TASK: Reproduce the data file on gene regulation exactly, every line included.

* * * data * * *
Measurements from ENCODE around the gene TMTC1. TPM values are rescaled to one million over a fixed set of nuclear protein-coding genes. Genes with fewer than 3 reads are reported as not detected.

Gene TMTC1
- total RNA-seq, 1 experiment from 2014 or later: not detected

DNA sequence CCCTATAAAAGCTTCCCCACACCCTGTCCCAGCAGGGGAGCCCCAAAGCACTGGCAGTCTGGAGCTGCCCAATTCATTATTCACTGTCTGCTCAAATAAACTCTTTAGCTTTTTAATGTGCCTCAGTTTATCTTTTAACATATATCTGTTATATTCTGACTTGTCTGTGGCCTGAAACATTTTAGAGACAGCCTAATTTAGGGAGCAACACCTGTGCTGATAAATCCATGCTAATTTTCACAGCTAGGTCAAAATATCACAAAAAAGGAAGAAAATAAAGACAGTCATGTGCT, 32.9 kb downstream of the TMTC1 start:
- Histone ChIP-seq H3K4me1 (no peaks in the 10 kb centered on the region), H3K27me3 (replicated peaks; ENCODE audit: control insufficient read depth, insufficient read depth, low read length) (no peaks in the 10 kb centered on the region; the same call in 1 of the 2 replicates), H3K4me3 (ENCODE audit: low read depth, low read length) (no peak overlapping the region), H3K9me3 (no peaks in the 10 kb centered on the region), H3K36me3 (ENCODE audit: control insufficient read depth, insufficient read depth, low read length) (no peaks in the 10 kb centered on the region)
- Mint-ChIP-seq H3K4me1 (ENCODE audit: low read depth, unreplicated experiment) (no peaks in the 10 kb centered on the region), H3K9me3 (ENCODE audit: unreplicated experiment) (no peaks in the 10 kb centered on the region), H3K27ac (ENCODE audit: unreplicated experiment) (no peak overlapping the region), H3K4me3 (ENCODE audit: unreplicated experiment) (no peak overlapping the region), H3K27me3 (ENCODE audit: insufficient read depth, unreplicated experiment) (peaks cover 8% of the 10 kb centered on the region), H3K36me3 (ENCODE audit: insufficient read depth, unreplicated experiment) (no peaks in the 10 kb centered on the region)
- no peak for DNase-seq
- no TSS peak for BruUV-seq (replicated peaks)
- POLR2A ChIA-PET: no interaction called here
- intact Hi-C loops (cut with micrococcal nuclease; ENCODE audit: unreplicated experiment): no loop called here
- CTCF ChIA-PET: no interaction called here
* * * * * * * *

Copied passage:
Measurements from ENCODE around the gene TMTC1. TPM values are rescaled to one million over a fixed set of nuclear protein-coding genes. Genes with fewer than 3 reads are reported as not detected.

Gene TMTC1
- total RNA-seq, 1 experiment from 2014 or later: not detected

DNA sequence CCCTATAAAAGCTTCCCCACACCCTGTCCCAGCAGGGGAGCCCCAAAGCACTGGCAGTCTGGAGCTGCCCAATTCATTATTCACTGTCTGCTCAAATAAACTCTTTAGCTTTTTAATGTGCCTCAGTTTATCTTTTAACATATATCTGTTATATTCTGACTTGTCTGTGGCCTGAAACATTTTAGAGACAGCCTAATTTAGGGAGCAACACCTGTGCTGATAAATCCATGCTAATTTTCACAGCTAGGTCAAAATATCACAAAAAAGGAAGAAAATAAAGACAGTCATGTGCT, 32.9 kb downstream of the TMTC1 start:
- Histone ChIP-seq H3K4me1 (no peaks in the 10 kb centered on the region), H3K27me3 (replicated peaks; ENCODE audit: control insufficient read depth, insufficient read depth, low read length) (no peaks in the 10 kb centered on the region; the same call in 1 of the 2 replicates), H3K4me3 (ENCODE audit: low read depth, low read length) (no peak overlapping the region), H3K9me3 (no peaks in the 10 kb centered on the region), H3K36me3 (ENCODE audit: control insufficient read depth, insufficient read depth, low read length) (no peaks in the 10 kb centered on the region)
- Mint-ChIP-seq H3K4me1 (ENCODE audit: low read depth, unreplicated experiment) (no peaks in the 10 kb centered on the region), H3K9me3 (ENCODE audit: unreplicated experiment) (no peaks in the 10 kb centered on the region), H3K27ac (ENCODE audit: unreplicated experiment) (no peak overlapping the region), H3K4me3 (ENCODE audit: unreplicated experiment) (no peak overlapping the region), H3K27me3 (ENCODE audit: insufficient read depth, unreplicated experiment) (peaks cover 8% of the 10 kb centered on the region), H3K36me3 (ENCODE audit: insufficient read depth, unreplicated experiment) (no peaks in the 10 kb centered on the region)
- no peak for DNase-seq
- no TSS peak for BruUV-seq (replicated peaks)
- POLR2A ChIA-PET: no interaction called here
- intact Hi-C loops (cut with micrococcal nuclease; ENCODE audit: unreplicated experiment): no loop called here
- CTCF ChIA-PET: no interaction called here